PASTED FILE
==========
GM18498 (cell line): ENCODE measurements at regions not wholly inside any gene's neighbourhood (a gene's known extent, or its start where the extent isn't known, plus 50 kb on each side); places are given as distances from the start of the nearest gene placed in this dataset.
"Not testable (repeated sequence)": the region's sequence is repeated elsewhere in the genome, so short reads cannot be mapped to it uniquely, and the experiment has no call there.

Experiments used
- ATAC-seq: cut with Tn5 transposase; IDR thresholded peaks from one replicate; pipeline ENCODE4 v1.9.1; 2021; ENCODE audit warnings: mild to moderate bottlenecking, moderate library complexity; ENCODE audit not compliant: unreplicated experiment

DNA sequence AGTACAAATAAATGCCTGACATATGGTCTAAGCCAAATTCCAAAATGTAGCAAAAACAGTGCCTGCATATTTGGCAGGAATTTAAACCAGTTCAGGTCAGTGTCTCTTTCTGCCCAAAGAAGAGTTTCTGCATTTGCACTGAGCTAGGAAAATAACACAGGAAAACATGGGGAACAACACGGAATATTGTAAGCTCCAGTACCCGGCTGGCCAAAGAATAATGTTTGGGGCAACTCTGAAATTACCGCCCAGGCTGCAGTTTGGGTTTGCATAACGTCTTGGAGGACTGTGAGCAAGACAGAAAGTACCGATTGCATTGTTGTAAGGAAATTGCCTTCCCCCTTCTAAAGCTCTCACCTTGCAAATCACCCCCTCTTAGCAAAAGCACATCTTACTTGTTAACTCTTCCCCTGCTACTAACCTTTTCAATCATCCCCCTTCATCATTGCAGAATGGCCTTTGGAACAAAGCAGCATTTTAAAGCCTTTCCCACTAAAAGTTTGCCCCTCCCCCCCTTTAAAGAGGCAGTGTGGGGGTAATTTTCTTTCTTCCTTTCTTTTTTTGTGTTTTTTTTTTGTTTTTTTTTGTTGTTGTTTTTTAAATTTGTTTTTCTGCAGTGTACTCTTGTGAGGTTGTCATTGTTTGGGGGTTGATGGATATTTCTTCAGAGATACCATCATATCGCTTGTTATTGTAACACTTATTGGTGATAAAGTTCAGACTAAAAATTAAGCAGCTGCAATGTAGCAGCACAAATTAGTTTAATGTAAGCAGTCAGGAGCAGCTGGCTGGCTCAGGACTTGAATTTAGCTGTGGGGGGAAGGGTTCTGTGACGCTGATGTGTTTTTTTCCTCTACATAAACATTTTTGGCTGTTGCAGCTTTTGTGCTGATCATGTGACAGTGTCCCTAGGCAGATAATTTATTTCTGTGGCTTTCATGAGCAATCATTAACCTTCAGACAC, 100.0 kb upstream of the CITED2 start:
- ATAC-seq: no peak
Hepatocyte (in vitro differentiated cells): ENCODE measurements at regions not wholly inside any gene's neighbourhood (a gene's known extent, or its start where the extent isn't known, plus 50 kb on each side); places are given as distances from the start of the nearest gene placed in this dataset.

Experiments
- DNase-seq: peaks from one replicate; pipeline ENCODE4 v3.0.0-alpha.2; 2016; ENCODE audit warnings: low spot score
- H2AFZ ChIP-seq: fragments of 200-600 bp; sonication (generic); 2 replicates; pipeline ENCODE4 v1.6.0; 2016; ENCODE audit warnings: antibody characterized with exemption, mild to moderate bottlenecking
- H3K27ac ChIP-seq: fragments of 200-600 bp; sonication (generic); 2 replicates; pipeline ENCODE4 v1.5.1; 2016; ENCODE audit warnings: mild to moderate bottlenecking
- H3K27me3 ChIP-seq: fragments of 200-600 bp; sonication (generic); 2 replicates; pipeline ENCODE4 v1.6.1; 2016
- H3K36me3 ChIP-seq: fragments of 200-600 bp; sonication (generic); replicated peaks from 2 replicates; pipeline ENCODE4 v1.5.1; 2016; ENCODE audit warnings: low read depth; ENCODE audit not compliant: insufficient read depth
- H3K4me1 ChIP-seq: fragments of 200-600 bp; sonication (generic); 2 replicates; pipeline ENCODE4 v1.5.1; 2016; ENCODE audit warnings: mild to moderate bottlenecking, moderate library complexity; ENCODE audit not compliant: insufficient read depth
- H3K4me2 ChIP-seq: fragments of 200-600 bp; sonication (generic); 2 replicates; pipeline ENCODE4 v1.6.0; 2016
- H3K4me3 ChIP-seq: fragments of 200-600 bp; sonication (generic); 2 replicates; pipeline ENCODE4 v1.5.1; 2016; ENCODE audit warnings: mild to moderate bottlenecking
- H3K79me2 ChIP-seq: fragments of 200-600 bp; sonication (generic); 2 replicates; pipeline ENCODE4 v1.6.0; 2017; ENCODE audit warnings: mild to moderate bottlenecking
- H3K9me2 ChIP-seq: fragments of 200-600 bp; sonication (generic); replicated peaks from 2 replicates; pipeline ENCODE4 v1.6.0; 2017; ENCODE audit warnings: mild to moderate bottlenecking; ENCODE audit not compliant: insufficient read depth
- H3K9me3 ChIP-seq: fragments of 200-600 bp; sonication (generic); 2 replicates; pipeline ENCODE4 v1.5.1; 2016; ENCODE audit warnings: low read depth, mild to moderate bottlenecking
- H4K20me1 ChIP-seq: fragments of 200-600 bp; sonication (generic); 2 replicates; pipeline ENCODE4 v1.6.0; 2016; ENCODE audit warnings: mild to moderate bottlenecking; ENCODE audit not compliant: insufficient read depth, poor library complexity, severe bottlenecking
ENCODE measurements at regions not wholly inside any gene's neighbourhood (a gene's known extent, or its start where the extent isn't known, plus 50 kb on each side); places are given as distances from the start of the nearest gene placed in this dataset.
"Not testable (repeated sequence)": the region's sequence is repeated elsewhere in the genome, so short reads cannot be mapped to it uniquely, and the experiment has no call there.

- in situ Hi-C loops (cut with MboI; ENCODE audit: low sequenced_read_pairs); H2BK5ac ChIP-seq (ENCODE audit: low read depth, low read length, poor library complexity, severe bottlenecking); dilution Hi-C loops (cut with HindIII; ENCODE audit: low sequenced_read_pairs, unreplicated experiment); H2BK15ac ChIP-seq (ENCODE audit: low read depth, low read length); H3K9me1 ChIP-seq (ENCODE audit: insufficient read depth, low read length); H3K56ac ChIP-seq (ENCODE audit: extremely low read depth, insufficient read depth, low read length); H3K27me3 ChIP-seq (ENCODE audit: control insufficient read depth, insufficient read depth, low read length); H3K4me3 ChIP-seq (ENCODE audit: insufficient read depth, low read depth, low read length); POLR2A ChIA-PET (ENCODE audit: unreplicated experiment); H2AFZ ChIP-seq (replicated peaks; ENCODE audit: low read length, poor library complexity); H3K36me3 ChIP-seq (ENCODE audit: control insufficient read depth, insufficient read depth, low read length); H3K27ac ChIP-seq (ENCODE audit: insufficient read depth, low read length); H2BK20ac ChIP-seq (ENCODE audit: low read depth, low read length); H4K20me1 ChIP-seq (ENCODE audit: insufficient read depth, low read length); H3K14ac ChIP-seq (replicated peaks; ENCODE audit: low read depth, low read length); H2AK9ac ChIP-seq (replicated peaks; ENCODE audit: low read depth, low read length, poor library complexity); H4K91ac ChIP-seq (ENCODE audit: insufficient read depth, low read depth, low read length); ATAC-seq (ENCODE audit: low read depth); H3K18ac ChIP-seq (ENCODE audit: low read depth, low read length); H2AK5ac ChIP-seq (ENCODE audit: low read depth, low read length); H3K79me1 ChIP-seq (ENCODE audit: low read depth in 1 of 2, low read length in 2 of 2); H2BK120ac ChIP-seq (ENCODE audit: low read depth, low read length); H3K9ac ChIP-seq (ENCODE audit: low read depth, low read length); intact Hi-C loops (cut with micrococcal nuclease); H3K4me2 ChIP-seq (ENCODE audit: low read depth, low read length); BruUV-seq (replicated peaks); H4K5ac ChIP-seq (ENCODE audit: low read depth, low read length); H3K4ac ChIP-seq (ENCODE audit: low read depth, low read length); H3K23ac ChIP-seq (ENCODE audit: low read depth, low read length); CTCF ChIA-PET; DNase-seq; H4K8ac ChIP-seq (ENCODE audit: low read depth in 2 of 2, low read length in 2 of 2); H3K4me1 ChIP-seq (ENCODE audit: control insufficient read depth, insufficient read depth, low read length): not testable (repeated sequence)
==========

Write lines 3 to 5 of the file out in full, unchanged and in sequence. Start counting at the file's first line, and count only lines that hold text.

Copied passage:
Experiments used
- ATAC-seq: cut with Tn5 transposase; IDR thresholded peaks from one replicate; pipeline ENCODE4 v1.9.1; 2021; ENCODE audit warnings: mild to moderate bottlenecking, moderate library complexity; ENCODE audit not compliant: unreplicated experiment

DNA sequence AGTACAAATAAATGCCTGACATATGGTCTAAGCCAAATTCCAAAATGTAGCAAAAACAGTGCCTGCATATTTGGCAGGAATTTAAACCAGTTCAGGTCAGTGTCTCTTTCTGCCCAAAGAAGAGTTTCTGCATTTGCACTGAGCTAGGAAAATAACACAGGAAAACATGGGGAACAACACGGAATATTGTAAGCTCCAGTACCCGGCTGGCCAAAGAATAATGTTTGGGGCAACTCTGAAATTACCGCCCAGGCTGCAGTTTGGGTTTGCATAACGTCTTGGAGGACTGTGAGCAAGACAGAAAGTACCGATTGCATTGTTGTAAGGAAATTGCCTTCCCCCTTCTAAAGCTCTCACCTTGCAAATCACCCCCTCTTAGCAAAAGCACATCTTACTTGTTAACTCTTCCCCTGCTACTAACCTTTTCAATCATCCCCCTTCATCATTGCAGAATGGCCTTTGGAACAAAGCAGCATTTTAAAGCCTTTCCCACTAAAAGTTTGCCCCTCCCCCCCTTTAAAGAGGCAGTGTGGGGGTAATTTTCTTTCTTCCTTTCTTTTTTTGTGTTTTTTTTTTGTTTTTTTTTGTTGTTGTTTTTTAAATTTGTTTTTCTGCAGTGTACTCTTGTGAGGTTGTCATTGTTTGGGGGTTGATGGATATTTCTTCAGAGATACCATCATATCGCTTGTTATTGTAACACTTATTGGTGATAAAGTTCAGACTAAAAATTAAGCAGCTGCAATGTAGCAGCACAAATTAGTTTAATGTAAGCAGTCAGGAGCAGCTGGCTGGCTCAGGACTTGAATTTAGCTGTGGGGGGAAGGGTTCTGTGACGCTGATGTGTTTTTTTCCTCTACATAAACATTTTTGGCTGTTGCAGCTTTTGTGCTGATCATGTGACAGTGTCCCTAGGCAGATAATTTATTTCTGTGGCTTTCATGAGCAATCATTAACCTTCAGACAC, 100.0 kb upstream of the CITED2 start: